HIV and cancer
There are several reasons to include information about cancer in this guide
- Some people are only diagnosed with HIV when their CD4 count is already very low or following a diagnosis of cancer. Very late diagnosis often includes an HIV-related cancer as part of the HIV diagnosis.
- The risk of most cancers increases with age.The longer we live, the greater the chance of having to cope with cancer-related illnesses.
- Although rates of the three AIDS defining cancers (KS, NHL & cervical cancer) have fallen with access to HIV treatment, some non-AIDS defining malignancies (NADM) still occur at a higher rate in HIV positive compared to negative people.
- HIV positive people with side effects from cancer treatment might find some of the information in this guide useful.
HIV, treatment and cancer
Cancers that occur in HIV positive people were originally categorised as either AIDS defining on non-AIDS defining.
Antiretroviral HIV treatment (ART) has reduced the risk of AIDS defining cancers and reduces some NADMs but not others. The risk of AIDS defining cancers increases at lower CD4 counts. This is one of the reasons ART is now started earlier.
To makes things complicated, some NADMs occur at higher rates in people living with HIV and this might be unrelated to CD4 cell count or ART use. Many of the non-AIDS cancers that occur more frequently in people living with HIV are linked to a virus. These include anal cancer in men and women (linked to HPV), Hodgkin’s lymphoma (linked to EBV) and liver cancer (linked to hepatitis B and C). A few cancers also occur more commonly in HIV positive people but are not linked to known viruses (lung and skin cancers).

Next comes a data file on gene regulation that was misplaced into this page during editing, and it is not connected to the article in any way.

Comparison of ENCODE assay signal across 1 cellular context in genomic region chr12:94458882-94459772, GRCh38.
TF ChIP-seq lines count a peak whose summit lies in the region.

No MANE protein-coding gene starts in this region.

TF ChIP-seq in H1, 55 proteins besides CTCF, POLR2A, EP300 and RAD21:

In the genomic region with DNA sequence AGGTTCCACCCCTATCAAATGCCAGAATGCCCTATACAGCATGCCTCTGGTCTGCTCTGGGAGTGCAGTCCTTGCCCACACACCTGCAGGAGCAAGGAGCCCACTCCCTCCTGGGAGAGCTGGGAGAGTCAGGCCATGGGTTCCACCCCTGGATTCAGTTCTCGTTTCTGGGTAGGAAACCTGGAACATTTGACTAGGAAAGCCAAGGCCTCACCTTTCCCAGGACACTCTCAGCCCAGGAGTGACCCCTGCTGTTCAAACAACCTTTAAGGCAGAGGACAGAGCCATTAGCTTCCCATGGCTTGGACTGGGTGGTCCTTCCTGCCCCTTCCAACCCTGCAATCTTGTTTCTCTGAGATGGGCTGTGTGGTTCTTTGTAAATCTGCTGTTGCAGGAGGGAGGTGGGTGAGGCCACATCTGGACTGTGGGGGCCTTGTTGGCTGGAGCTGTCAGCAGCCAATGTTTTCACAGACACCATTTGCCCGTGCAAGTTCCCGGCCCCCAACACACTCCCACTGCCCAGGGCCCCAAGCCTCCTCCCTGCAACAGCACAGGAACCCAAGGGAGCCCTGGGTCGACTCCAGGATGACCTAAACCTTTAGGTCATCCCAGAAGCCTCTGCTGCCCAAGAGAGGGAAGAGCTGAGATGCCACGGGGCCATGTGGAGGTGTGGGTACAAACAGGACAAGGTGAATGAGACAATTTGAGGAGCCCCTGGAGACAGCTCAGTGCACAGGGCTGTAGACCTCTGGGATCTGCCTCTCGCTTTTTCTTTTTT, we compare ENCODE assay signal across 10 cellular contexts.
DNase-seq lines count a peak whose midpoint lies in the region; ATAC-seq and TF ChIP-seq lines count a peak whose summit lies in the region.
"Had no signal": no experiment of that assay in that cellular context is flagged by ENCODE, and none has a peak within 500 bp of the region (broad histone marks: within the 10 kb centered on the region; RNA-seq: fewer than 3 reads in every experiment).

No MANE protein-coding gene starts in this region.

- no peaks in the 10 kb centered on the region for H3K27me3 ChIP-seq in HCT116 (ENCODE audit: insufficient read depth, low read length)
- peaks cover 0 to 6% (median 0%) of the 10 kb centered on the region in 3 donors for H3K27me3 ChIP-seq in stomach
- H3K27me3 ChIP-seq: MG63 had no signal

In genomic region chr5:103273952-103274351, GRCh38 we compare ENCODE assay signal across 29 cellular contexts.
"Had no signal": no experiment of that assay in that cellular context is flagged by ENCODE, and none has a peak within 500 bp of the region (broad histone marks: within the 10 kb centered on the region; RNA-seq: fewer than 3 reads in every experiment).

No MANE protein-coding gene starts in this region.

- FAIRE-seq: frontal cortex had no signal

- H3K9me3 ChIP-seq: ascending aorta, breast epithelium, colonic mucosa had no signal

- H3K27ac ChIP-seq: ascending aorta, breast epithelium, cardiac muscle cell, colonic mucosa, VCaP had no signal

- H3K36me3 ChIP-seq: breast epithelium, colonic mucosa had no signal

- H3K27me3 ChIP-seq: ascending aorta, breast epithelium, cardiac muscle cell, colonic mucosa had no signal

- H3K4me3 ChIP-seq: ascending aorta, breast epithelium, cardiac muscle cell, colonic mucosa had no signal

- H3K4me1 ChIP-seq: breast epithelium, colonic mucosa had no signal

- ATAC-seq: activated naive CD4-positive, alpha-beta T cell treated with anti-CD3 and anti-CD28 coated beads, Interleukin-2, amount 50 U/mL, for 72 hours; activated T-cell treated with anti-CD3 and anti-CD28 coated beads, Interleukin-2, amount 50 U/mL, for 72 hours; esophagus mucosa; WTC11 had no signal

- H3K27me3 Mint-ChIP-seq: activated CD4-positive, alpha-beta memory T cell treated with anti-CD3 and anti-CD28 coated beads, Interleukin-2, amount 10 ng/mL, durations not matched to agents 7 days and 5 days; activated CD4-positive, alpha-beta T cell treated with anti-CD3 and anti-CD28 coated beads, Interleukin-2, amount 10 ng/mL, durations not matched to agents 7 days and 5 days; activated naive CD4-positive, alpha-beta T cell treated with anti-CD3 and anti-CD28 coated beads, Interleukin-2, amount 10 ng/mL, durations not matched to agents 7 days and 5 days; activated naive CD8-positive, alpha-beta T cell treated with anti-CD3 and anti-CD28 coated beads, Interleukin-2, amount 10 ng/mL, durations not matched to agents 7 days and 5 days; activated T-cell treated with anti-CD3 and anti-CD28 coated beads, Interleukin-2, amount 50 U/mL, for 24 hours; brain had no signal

Many cancers both NADM and ADM such as lymphomas have high chances of being cured and it is very important to seek treatment as soon as possible.
Other cancers don’t seem to be linked to either HIV or use of ARV treatment and are not more common in people living with HIV than in the general population. These tend to be cancers that are not linked to another virus, including breast, colon and prostate cancers. These cancers are increasing in HIV positive people using ART, because they are living longer and so these age-related complications can occur.
For all cancers, early diagnosis and treatment is one of the most important factors for recovery.
This is a highly specialised aspect of medical care. If you are diagnosed with any cancer, whether formally HIV-related or not, you need to be treated by an expert in HIV-related cancer.
Table 8: Incidence of cancers affecting HIV-positive people and impact of ARVs
|Cancer (virus)||AIDS-defining||HIV risk vs HIV neg.||ARV impact||Comments|
|AIDS-defining cancers reduced by ARVs|
||Yes||Yes. Before ARVs rates were 70,000x (KS), 700x (NHL) and 3-8 times higher (cervical), respectively.||KS, NHL and CNS lymphoma are significantly reduced by ARVs. Rates of cervical cancer reduced in some studies.||KS generally only seen in people diagnosed late. ARVs are first-line KS treatment. Cervical cancer screening should start at a younger age and be more frequent in HIV positive women.|
|AIDS-defining cancers not reduced by ARVs|
||Yes||Higher.||ARVs improve outcome of cancer treatment but might not reduce the incidence.|
|Non-AIDS defining but higher risk in HIV positive people|
||No||Yes, but estimates vary by study. Approx 35x (anal), 10 x (HD), 2–5 times higher (lung, liver, head and neck, melanoma).||Incidence is not reduced by ARVs but HAART is essential to increase survival. Rates increasing due to living longer.||Screening for anal cancer in men and women is not currently routine, although recommended by some experts. Stopping smoking reduces lung cancer. All hepatitis coinfected people should be screened for liver cancer (6 monthly US and AFP). Avoid sunburn.|
|Not related to HIV or defined as AIDS related, not affected by HIV treatment|
||No||No||Rates are not reduced by ARV treatment. Rates are increasing due to living longer.||Screening recommended as part of general population screening|
Key: AFP: alfa-fetoprotein; CNS: Central Nervous System; EBV: Epstein Barr Virus; HD: Hogdkins Disease; HHV-8: Human Herpes Virus-8; HPV: Human Papilloma Virus; KS: Kaposi’s Sarcoma; NHL: Non-Hodgkins Lymphoma.
NOTE: This table only refers to broad cancers in general terms. HIV-related cancers that occur at very low rates are not included.
Last updated: 1 August 2016.